Posted by: David Stewart | April 26, 2009

A Morning in Yangon, biggest city in Myanmar

We were in Myanmar last month on vacation (thank you, frequent flyer miles!) Since people often ask me, I thought I would tell you: Myanmar is pronounced like the recent movie Marley and Me, only like it’s "Me and Mar". Or maybe more closely "Me and Ma".

Also, the country is more popularly known as "Burma", but this was a name that the British gave it, and its name was officially changed a few years ago.

We had an extra morning in Yangon so we took care of some shopping. Yangon is the biggest city in Myanmar; the British called it "Rangoon", and its airport code is still "RGN".

Yangon, Myanmar (Burma) The main market in town was built during the British administration of the country, and it was called "Scott Market." Yangon, Myanmar (Burma)Yangon, Myanmar (Burma)

Regional crafts, jewelry, art work and clothing shops are jumbled together in the usual ad hoc manner for Myanmar. In our last visit, I had been absorbed in catching up with my brother-in-law, Court, so for me it was like seeing the place for the first time.

Yangon, Myanmar (Burma)Yangon, Myanmar (Burma)Yangon, Myanmar (Burma)Yangon, Myanmar (Burma)

We helped the local economy by buying some Shan bags, some Burmese shirts and a marionette. A Shan bag is a kind of knit tote bag that you see all over the country, carried by people of both genders and all ages. We got a request from our kids to bring one back.

I had read that a marionette is a "must have" souvenir from Myanmar. They are representative of the puppet shows that were put on for the Burmese royalty. Today, there are still puppet shows put on for tourists in Mandalay and Yangon. Below is a photo of the antique shop called "Bonton" where we bought ours. Yangon, Myanmar (Burma) We had arrived at the market at around 10:00AM, when many of the shops were just opening. In Myanmar, there is a tradition that when a shop makes a sale, they take the money and tap all of the goods in the store with it. They call it "lucky money", and it’s actually one way to get a bargain for that first sale of the day.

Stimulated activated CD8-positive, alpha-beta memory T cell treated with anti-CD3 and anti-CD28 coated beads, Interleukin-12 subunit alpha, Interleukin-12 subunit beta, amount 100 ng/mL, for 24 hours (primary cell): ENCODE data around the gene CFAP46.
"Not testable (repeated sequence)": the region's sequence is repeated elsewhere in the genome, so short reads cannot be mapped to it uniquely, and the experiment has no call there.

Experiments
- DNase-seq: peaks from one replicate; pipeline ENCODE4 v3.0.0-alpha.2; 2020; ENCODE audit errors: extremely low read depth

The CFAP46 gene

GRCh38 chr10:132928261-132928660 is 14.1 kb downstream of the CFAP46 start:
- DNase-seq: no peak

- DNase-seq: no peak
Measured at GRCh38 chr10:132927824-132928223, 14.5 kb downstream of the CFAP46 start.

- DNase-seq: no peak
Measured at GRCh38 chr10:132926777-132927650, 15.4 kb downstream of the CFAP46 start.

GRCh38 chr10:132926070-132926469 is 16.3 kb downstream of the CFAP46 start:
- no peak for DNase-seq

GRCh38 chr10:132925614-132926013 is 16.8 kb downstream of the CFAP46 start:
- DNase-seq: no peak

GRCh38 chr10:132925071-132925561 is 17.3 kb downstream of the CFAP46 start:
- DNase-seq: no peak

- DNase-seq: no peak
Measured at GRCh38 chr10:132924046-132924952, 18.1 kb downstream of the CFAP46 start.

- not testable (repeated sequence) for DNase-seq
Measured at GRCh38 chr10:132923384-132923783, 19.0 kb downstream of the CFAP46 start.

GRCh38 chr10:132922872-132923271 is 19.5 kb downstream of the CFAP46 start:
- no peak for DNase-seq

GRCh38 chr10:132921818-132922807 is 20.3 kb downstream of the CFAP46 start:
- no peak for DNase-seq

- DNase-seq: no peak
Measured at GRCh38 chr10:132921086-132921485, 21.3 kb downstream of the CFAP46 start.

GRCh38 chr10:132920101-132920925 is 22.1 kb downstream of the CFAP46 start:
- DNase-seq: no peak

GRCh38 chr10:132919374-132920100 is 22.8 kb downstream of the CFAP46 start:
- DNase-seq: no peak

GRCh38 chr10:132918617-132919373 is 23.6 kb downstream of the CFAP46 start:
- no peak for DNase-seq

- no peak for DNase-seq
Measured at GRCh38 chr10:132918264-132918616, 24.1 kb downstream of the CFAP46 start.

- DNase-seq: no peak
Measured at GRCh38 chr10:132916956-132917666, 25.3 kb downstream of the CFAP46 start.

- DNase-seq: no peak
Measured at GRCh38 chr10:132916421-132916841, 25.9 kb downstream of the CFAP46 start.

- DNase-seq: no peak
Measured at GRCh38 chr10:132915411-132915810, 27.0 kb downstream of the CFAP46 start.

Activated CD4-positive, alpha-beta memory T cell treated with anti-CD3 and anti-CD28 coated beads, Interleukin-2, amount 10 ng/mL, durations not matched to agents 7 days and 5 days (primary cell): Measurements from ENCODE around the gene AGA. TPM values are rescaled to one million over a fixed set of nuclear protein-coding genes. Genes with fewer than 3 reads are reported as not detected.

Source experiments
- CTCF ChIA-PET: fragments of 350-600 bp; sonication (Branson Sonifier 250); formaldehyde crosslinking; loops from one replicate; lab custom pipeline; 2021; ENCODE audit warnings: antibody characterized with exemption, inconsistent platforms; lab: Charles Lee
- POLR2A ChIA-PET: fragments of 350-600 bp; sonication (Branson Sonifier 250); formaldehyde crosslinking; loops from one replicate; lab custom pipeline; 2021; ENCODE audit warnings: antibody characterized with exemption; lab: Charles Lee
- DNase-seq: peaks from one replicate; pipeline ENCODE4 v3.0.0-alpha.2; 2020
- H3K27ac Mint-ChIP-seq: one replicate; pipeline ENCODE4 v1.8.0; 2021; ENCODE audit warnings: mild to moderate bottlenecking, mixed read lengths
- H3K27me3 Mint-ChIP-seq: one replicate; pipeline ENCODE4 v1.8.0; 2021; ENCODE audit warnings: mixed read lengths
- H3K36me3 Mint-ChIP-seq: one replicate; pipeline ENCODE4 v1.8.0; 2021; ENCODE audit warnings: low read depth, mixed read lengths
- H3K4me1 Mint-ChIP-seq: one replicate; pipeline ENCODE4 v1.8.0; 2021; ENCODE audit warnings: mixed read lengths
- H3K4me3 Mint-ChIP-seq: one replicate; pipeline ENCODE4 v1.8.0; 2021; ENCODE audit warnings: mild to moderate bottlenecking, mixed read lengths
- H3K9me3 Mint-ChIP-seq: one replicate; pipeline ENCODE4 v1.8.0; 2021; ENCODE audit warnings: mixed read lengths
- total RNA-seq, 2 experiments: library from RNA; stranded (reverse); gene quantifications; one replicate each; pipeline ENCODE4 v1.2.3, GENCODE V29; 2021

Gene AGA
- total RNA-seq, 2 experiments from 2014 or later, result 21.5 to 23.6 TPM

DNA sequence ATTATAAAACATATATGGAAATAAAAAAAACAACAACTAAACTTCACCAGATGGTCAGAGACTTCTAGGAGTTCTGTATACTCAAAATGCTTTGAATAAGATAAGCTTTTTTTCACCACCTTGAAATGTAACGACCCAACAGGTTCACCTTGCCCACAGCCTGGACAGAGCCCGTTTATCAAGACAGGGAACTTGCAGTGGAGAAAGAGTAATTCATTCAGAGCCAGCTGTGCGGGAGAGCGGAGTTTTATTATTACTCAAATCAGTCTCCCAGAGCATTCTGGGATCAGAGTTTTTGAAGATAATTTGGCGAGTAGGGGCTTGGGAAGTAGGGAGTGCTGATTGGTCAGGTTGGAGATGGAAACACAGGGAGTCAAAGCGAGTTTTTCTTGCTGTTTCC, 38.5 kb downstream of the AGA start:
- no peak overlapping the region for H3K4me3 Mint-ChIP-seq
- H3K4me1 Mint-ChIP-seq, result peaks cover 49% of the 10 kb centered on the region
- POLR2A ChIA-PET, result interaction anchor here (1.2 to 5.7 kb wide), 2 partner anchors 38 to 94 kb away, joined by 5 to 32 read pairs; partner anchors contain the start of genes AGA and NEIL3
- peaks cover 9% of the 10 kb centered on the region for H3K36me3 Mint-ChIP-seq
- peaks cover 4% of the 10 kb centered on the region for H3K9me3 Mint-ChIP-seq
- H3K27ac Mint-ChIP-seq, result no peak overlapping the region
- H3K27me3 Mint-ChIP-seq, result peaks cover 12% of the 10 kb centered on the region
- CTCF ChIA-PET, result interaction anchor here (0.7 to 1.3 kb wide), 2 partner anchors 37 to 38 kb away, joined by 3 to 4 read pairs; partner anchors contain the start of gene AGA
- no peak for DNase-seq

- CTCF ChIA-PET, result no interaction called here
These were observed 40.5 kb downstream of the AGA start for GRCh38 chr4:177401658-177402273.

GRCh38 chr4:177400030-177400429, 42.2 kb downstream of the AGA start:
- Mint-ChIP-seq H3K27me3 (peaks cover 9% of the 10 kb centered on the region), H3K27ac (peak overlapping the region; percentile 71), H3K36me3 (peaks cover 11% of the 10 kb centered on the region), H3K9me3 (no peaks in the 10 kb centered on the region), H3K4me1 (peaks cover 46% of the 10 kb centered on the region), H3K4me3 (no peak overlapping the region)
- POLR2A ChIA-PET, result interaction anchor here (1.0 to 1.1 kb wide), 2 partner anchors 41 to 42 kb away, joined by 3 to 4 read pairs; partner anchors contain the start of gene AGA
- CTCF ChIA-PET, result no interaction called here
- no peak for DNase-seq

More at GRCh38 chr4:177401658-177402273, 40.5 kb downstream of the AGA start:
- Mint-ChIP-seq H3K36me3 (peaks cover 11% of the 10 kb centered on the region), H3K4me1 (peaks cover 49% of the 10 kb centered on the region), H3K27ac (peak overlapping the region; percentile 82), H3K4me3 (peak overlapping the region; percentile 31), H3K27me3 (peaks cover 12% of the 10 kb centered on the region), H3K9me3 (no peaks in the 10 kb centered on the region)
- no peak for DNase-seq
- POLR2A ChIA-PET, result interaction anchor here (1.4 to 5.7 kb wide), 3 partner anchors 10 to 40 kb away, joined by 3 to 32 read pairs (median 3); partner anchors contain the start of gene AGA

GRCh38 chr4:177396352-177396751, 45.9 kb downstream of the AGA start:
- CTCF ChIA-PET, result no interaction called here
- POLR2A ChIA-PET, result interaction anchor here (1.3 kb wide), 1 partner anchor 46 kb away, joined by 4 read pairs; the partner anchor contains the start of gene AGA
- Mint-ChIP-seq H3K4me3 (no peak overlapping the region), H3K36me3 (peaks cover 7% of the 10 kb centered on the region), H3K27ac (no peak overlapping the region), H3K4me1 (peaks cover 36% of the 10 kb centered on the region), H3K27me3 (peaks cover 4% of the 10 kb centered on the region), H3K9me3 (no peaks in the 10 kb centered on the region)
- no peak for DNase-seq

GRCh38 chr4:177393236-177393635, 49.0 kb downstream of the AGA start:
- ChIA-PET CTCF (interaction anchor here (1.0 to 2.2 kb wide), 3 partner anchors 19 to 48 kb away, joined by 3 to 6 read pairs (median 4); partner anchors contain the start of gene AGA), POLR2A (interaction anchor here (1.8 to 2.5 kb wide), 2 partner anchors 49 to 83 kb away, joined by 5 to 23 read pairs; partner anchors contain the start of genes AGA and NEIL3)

Yangon, Myanmar (Burma)

 

After shopping, we visited some of the old British-era buildings in old Yangon, like the Strand Hotel.

 Yangon, Myanmar (Burma)

This place has been recently renovated, and if you can spend $400 per night, it’s a fine place to stay. I believe Mick Jagger has stayed there once. We enjoyed some of the shops inside the hotel and poked our head into the lobby cafe and bar.

Yangon, Myanmar (Burma)

Most of the buildings that date back to the British administration are very nice architecturally, but they look like they are in need of a good cleanup. As in any overseas destination, you will see some things that you will never see anywhere in the US, like this fellow who was selling live birds out of baskets, near to the Scott Market. Yangon, Myanmar (Burma) Yangon has a very ad hoc feel to it, like practically the whole country. If you like complete and total order, then I suppose this would be your worse nightmare. But if you can tolerate some utter chaos, with almost no influence of Western brands, then it’s a good place to visit. Yangon, Myanmar (Burma)

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Responses

  1. http://democracyforburma.wordpress.com/2009/04/25/arrests-continue-in-burma-by-buffalohair/

  2. you have money? we need
    http://democracyforburma.wordpress.com/2009/04/26/donate-the-karen-need-your-help-please-support-karen-people/

  3. Loved it. I totally agree with you about colonial buildings in downtown Yangon. Great you helped local economy. I hope you checked out River Gallery when you visited Stand Hotel. anediblewoman.wordpress.com

  4. Yes, we did visit the art gallery in the Strand. Some very nice pieces there as I recall, but I think we were forbidden to take any photos.


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